Some science supports the idea that when consuming an edible for both its THC and CBD value, you should consider eating a meal first. Eating beforehand may increase the bioavailability of both the THC and CBD.
This appears to be an especially important factor for CBD where absorption increases up to 4 times on a full stomach. In contrast, when consuming on a empty stomach, THC and its 11-OH-THC conversion stack together and are absorbed at a higher rate than the CBD present.
This difference is important to me as CBD has a way of smoothing out the high, making it pleasant and relaxing, reducing the likelihood of anxiety and paranoia that I have felt from edibles before. This is because when THC and CBD interact with each other, CBD can interfere with the desired, and sometimes not-so-desired effects of THC.
Be aware of the additional ingredients
I also make my cannabis edible decisions based on the other ingredients present. I am a health and fitness enthusiast so eating clean and eliminating sugar and artificial additives is important to me.
If I’m consuming an edible to help me sleep through the night then the last thing I want is to wake up with a sugar hangover, so this affects what I choose to consume.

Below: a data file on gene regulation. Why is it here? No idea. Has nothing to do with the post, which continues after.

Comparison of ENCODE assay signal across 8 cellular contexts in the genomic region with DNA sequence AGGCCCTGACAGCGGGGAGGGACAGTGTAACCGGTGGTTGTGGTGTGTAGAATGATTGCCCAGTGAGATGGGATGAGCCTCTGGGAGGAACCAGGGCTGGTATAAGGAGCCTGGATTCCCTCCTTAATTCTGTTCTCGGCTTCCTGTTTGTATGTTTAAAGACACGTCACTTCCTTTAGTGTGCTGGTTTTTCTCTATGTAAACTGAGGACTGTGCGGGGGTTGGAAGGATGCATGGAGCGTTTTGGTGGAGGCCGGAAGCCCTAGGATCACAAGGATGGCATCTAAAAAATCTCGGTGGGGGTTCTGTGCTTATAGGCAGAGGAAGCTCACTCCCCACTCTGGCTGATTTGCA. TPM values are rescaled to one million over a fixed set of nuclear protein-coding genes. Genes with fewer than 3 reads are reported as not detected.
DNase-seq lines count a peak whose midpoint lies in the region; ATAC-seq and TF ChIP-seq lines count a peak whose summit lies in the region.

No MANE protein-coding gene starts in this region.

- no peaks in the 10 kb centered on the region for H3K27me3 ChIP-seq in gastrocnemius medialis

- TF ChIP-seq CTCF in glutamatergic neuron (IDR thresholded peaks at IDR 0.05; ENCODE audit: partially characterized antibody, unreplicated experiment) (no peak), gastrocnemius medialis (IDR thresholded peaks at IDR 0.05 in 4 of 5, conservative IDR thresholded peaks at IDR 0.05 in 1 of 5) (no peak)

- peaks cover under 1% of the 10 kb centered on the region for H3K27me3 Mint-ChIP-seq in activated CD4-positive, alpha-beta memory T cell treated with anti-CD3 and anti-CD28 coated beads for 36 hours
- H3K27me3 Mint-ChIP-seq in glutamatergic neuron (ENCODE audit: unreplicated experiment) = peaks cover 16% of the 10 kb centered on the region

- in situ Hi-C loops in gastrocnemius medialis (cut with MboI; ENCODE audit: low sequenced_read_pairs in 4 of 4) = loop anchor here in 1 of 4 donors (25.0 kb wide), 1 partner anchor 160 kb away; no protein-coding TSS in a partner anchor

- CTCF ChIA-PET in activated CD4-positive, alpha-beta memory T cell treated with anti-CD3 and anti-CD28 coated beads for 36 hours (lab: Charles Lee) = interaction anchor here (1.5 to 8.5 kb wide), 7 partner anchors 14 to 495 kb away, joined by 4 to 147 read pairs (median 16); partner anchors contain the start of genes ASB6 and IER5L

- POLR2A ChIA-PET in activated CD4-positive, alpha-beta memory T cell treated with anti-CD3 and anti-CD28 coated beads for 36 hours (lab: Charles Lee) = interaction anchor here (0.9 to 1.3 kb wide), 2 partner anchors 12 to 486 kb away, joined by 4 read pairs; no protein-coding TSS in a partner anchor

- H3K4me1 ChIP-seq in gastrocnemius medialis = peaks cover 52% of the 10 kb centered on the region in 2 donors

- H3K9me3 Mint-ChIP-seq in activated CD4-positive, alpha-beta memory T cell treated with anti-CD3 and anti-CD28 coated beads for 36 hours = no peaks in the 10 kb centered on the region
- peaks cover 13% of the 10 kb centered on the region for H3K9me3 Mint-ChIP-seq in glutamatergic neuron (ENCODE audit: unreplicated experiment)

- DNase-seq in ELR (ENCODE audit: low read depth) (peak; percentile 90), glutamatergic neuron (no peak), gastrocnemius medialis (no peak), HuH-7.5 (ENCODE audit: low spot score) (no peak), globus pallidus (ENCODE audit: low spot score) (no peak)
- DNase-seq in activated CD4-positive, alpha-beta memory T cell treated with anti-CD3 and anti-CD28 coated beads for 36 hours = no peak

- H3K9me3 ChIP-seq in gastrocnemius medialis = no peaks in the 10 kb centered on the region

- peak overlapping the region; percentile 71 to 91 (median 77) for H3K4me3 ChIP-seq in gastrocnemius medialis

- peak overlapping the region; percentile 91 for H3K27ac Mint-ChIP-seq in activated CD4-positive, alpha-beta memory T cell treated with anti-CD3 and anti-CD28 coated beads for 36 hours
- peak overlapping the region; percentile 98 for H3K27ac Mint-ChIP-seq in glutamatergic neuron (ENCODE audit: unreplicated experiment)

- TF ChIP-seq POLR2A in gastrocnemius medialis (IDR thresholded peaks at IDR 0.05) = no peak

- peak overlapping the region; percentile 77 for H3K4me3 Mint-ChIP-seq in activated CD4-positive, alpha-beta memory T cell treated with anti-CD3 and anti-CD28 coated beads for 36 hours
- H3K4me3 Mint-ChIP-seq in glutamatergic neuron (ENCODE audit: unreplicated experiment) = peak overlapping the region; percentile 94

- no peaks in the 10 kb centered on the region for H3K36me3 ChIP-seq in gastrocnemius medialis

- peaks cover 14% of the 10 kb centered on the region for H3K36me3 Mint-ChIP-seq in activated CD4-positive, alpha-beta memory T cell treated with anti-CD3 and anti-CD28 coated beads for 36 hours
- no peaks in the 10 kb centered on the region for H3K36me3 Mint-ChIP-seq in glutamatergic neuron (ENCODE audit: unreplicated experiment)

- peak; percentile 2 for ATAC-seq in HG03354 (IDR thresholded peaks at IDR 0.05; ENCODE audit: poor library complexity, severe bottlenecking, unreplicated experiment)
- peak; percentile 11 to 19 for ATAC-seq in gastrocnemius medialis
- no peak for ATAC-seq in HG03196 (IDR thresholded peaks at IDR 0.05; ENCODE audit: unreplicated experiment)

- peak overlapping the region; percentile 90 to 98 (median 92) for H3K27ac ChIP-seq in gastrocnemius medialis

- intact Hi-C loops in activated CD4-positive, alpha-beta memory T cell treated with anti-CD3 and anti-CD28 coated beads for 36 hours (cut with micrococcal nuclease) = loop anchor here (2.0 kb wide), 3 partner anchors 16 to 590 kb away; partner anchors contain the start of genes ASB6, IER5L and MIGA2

A lot of cannabis edibles do have high potency levels and sugary ingredients. When I want to create my own healthy low dose edibles I use my cannabis oil drops and mix in a carefully measured dose into my favourite hemp seed energy ball recipe.
Another technique is to include my own cannabis infused butter or oil with dried cannabis. One such way to do this is through a stovetop extraction method but new tech gadgets like the beautiful Levo oil device make it automated and easy.
One final word of caution: Many edible products are delicious so it can sometimes be challenge to eat just your decided on dosage. It can feel counterintuitive to break an already small portion into four pieces and then control the urge to have one more bite or sip. Resist! That “one more bite” could be the difference between an amazing experience and an uncomfortable one.
Starting out with cannabis edibles is a personal experiment that requires you to own your decisions. Base your choices on your cannabis knowledge and your intention and measure them for continued success.
I hope my personal experiences can help increase your chances of a good experience with cannabis edibles and I am dedicated to sampling the market on this endeavor!